Towards new
workplace paradigms


​​Introduction

Furniture is a canvas for talking about people. Teknion & PearsonLloyd collaborated on design concepts to get us talking about how we work and where we're headed.

Teknion and PearsonLloyd have collaborated to investigate design concepts that embody humanistic principles and the key narratives of Ethonomics. These pieces address shared collaborative space and celebrate the craft of ​Teknion’s manufacturing process.

Luke Pearson and Tom Lloyd setup design studio PearsonLloyd in 1997. Since then, the London-based practice has worked across the workplace, aviation, urban design and healthcare sectors with a goal to identify and respond to the shifting patterns of behaviour in contemporary life.

PearsonLloyd The studio takes a collaborative approach to its work, embracing the restrictions imposed by production, the market and all the other factors that define a brief. Its work is grounded in research, and at the core is an attempt to understand the relationship between a product, its place and the way people use it.

In 2008, Tom and Luke were awarded the distinction of Royal Designers for Industry by The Royal Society of Arts, and in August 2012 were named one of the top 50 designers ‘Shaping the Future’ by Fast-Co Magazine in New York.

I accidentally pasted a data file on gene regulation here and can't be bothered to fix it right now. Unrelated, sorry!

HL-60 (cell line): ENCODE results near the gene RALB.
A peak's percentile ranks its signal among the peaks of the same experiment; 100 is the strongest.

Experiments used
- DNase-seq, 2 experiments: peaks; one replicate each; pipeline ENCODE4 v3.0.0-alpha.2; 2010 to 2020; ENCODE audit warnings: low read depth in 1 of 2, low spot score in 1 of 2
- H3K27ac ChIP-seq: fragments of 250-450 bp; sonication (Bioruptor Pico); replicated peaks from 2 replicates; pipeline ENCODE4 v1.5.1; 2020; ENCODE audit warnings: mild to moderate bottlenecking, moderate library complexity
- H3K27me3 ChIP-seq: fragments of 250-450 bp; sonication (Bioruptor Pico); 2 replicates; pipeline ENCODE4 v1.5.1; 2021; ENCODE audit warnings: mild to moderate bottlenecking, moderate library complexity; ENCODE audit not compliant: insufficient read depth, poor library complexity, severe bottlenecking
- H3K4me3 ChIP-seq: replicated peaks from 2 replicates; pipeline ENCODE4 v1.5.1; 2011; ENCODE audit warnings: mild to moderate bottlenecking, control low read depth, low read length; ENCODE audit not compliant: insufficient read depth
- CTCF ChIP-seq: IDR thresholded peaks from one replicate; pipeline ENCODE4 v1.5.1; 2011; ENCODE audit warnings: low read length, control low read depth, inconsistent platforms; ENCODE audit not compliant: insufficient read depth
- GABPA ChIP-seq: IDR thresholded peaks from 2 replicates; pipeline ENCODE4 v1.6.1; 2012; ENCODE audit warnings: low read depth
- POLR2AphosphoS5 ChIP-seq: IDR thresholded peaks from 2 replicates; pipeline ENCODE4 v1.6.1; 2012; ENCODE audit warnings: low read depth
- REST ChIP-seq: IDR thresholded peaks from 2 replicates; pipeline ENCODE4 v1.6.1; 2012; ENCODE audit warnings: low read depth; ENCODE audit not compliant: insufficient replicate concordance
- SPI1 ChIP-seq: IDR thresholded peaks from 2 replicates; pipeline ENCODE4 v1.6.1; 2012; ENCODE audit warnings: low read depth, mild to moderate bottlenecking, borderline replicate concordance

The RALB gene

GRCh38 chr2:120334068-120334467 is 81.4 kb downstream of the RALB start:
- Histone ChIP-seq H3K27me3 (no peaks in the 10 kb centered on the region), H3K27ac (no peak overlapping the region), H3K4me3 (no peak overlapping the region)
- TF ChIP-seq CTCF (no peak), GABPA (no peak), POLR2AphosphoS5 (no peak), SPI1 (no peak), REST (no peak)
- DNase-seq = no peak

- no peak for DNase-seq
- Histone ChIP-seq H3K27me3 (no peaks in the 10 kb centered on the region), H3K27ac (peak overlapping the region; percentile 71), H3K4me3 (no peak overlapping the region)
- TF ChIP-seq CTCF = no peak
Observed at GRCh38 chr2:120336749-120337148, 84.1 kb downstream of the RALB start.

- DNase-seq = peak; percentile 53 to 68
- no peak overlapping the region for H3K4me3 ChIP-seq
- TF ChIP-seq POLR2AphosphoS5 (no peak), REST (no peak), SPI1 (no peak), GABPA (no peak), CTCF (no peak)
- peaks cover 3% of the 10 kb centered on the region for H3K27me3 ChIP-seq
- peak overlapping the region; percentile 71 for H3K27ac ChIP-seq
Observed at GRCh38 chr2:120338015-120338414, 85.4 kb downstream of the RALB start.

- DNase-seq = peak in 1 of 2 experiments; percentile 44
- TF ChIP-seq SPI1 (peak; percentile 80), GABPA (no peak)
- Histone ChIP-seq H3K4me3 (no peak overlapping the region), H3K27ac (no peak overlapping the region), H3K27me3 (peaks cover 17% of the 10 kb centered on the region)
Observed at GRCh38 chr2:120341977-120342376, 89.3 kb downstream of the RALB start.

Paradigms

“We like to operate in the public realm… To us, it is interesting to know that our work is going to be out there, surrounded by people using it.”


Shared Experience

“We’ve got a territory we call shared space… Our work often boils down to the question of how people who don’t know each other interact with each other in a shared space.”


Craft of Industry

“The craft of industry doesn’t just refer to the technical element; it’s the ability to work with the restrictions of the factory, the market, the client, the engineer, the materials and the price.”


Behaviour

“We’re not just interested in the form and technical performance of an object, we’re interested in what happens around the object; how it can potentially shift behaviour and the way we do things.”


Beauty and Efficiency

“We can spend months tweaking a form, making sure it doesn’t use more plastic than it needs to — changing the thickness by fractions of a millimeter — and making sure it’s still robust.”


“We’re not just interested in the form and technical performance of an object, we’re interested in what happens around the object; how it can potentially shift behaviour and the way we
do things.”